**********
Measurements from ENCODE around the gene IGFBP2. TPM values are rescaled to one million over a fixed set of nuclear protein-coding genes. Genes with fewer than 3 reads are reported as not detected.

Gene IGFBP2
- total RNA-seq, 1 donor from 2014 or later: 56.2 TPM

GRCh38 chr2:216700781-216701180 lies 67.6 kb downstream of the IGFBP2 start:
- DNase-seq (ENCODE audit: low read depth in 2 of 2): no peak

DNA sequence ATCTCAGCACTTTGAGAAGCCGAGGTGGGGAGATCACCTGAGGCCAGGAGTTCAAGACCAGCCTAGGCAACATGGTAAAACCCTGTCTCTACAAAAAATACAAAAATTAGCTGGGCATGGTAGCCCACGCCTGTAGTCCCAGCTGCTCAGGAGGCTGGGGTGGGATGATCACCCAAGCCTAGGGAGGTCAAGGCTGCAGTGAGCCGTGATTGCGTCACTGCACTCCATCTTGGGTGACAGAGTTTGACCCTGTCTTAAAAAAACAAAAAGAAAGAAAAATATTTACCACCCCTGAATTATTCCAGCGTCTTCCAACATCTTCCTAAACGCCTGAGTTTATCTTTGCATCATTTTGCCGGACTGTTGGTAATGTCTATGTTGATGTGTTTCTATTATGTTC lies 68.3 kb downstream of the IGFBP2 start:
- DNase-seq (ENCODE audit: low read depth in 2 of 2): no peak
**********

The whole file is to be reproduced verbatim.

Measurements from ENCODE around the gene IGFBP2. TPM values are rescaled to one million over a fixed set of nuclear protein-coding genes. Genes with fewer than 3 reads are reported as not detected.

Gene IGFBP2
- total RNA-seq, 1 donor from 2014 or later: 56.2 TPM

GRCh38 chr2:216700781-216701180 lies 67.6 kb downstream of the IGFBP2 start:
- DNase-seq (ENCODE audit: low read depth in 2 of 2): no peak

DNA sequence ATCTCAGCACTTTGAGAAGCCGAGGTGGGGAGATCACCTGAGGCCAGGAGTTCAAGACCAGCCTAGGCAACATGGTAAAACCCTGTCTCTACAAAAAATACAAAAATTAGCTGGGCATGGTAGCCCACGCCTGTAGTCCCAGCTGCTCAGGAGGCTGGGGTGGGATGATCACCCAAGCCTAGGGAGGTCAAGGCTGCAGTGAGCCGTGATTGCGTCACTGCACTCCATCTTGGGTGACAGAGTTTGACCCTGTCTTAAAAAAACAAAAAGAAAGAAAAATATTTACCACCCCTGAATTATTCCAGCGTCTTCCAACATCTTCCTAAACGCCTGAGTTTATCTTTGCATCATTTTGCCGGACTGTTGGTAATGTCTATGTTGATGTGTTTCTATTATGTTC lies 68.3 kb downstream of the IGFBP2 start:
- DNase-seq (ENCODE audit: low read depth in 2 of 2): no peak